May 20, 2013
Wall Street fends off bear to end higher for week
After nearly falling into bear-market territory, US stocks finished the week higher, building gains on encouraging jobs data and hopes that Europe is dealing with its debt crisis.
Wall Street's wild week began with cascading losses that brought stocks to their worst levels in 13 months. After rebounding Tuesday, the S&P 500 rose about 5 percent from its worst levels as short-sellers rushed to cover losses on new optimism about Europe. The benchmark index ended with gains of 2.1 percent for the week.
The Dow Jones industrial average was down 20.21 points, or 0.18 percent, at 11,103.12. The Standard & Poor's 500 Index was down 9.51 points, or 0.82 percent, at 1,155.46. The Nasdaq Composite Index was down 27.47 points, or 1.10 percent, at 2,479.35.
European shares rose to a five-week closing high, after better-than-expected US nonfarm payroll data eased worries that the world's largest economy was slowing down and boosted optimism about global growth.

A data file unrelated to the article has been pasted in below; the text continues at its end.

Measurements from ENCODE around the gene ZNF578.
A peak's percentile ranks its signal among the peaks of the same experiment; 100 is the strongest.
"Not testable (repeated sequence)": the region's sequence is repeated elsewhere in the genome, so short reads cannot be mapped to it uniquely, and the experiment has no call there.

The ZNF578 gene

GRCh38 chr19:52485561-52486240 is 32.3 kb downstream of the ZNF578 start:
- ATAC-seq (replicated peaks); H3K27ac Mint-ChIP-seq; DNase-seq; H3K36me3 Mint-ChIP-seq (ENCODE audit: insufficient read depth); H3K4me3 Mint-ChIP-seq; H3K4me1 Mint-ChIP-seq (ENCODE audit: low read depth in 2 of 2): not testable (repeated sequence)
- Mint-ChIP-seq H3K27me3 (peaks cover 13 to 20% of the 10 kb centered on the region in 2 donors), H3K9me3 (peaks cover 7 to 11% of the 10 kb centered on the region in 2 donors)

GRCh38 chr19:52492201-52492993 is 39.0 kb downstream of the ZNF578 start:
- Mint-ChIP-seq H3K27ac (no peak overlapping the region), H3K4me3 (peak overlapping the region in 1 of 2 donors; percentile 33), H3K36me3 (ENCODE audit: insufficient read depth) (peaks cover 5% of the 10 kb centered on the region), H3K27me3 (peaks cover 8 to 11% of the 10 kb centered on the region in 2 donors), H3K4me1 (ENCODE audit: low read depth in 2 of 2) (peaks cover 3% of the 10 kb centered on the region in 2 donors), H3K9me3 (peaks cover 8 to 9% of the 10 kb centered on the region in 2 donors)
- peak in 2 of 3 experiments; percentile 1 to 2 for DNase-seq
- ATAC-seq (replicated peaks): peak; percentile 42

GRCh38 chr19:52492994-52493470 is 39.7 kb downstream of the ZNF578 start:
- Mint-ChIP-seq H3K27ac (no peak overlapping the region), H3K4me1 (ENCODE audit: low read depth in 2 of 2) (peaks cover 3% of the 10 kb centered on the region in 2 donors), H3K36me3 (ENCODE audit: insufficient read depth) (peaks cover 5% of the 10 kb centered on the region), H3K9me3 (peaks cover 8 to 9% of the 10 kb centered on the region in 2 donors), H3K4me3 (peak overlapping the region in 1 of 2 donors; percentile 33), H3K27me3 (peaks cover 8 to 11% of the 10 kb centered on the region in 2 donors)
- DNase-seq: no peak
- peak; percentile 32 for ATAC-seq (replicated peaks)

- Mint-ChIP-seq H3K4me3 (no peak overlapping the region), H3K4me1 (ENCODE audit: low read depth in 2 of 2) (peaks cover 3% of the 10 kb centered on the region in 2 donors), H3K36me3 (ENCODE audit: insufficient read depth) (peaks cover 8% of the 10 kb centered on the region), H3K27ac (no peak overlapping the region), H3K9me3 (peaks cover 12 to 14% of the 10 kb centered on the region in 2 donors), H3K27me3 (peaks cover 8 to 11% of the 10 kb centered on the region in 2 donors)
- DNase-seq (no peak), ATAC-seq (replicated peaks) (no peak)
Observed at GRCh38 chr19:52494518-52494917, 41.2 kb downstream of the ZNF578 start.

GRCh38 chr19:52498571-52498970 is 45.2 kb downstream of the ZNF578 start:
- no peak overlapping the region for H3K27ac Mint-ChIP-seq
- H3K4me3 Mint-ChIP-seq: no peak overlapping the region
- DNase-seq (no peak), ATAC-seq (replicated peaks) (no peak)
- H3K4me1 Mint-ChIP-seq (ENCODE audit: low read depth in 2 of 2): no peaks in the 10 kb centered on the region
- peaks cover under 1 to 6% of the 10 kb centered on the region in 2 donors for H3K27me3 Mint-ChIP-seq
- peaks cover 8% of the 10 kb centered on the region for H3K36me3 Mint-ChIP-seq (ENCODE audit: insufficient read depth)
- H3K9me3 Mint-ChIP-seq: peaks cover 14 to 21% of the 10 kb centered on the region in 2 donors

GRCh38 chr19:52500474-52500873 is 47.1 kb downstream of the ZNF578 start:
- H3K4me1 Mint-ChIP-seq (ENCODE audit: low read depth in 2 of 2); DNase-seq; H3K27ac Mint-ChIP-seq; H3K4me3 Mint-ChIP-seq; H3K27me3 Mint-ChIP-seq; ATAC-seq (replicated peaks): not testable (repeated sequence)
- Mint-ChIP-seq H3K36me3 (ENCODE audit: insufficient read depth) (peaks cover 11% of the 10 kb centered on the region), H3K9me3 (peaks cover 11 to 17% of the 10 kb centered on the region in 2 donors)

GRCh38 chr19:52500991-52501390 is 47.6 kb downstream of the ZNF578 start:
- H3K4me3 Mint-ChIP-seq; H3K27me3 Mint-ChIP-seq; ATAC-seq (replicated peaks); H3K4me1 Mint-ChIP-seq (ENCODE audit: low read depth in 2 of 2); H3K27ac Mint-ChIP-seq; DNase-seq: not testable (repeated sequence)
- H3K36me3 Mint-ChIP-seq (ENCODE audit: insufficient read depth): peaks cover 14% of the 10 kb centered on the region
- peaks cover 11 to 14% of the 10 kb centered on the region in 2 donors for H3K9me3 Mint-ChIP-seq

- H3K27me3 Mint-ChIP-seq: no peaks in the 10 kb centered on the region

Cyclical stocks such as carmakers and miners were among the strongest gainers on hopes that better economic growth would boost demand for these sectors.
The pan-European FTSEurofirst 300 index of top shares closed up 0.7 percent at 947.63 points -- its highest close since Sept. 2 -- and ended the week 2.6 percent higher.The Nikkei stock average climbed today for a second day, cutting its losses for the week to just over 1 percent as hedge funds tip-toed back into the market, betting that an easing of fears over Europe's banking sector would sustain the short-term bounce.
Caution ahead of US payrolls data later in the day kept volumes light as the previous session's short covering-led gains spilt over into today, on hopes that a plan to support Europe's financial sector was making progress.
The Nikkei closed up 1 percent at 8,605.62, although it fell 1.1 percent for the week. The broader Topix , which earlier this week briefly broke below its post-quake low, ended 0.6 percent higher on the day but down 2.6 percent for the week.